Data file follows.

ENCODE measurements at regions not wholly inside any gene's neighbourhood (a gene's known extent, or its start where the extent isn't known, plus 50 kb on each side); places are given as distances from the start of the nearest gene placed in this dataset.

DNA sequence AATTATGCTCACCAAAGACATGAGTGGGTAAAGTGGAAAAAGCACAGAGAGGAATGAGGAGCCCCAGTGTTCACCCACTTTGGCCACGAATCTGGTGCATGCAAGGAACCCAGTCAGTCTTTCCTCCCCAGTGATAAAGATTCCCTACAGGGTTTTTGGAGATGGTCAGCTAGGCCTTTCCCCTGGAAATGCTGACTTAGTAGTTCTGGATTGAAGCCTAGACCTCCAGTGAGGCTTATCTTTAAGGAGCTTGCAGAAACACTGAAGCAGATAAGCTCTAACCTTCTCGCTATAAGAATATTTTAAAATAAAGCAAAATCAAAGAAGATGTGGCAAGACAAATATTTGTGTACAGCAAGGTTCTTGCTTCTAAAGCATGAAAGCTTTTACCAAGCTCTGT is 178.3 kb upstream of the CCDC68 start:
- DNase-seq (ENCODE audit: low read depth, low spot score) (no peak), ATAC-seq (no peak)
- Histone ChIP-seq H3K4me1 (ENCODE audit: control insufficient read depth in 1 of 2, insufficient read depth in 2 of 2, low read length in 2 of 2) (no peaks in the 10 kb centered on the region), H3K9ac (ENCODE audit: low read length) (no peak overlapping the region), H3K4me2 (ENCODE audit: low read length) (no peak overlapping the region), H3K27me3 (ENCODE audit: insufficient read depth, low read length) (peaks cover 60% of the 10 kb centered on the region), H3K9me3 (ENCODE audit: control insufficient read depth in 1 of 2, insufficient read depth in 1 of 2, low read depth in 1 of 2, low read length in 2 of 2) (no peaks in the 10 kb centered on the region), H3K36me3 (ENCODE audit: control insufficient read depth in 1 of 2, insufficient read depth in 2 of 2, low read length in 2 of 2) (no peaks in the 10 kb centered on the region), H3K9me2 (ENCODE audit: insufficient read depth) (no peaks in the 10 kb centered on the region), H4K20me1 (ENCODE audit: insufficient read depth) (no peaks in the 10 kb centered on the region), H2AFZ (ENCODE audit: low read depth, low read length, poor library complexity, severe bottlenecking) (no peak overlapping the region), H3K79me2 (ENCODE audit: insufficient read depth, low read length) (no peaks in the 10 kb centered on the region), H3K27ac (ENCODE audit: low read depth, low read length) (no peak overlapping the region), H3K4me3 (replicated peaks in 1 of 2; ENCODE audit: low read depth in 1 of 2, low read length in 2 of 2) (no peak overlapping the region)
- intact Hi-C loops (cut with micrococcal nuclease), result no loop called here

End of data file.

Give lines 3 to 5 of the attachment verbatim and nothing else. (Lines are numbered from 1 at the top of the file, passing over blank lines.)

- DNase-seq (ENCODE audit: low read depth, low spot score) (no peak), ATAC-seq (no peak)
- Histone ChIP-seq H3K4me1 (ENCODE audit: control insufficient read depth in 1 of 2, insufficient read depth in 2 of 2, low read length in 2 of 2) (no peaks in the 10 kb centered on the region), H3K9ac (ENCODE audit: low read length) (no peak overlapping the region), H3K4me2 (ENCODE audit: low read length) (no peak overlapping the region), H3K27me3 (ENCODE audit: insufficient read depth, low read length) (peaks cover 60% of the 10 kb centered on the region), H3K9me3 (ENCODE audit: control insufficient read depth in 1 of 2, insufficient read depth in 1 of 2, low read depth in 1 of 2, low read length in 2 of 2) (no peaks in the 10 kb centered on the region), H3K36me3 (ENCODE audit: control insufficient read depth in 1 of 2, insufficient read depth in 2 of 2, low read length in 2 of 2) (no peaks in the 10 kb centered on the region), H3K9me2 (ENCODE audit: insufficient read depth) (no peaks in the 10 kb centered on the region), H4K20me1 (ENCODE audit: insufficient read depth) (no peaks in the 10 kb centered on the region), H2AFZ (ENCODE audit: low read depth, low read length, poor library complexity, severe bottlenecking) (no peak overlapping the region), H3K79me2 (ENCODE audit: insufficient read depth, low read length) (no peaks in the 10 kb centered on the region), H3K27ac (ENCODE audit: low read depth, low read length) (no peak overlapping the region), H3K4me3 (replicated peaks in 1 of 2; ENCODE audit: low read depth in 1 of 2, low read length in 2 of 2) (no peak overlapping the region)
- intact Hi-C loops (cut with micrococcal nuclease), result no loop called here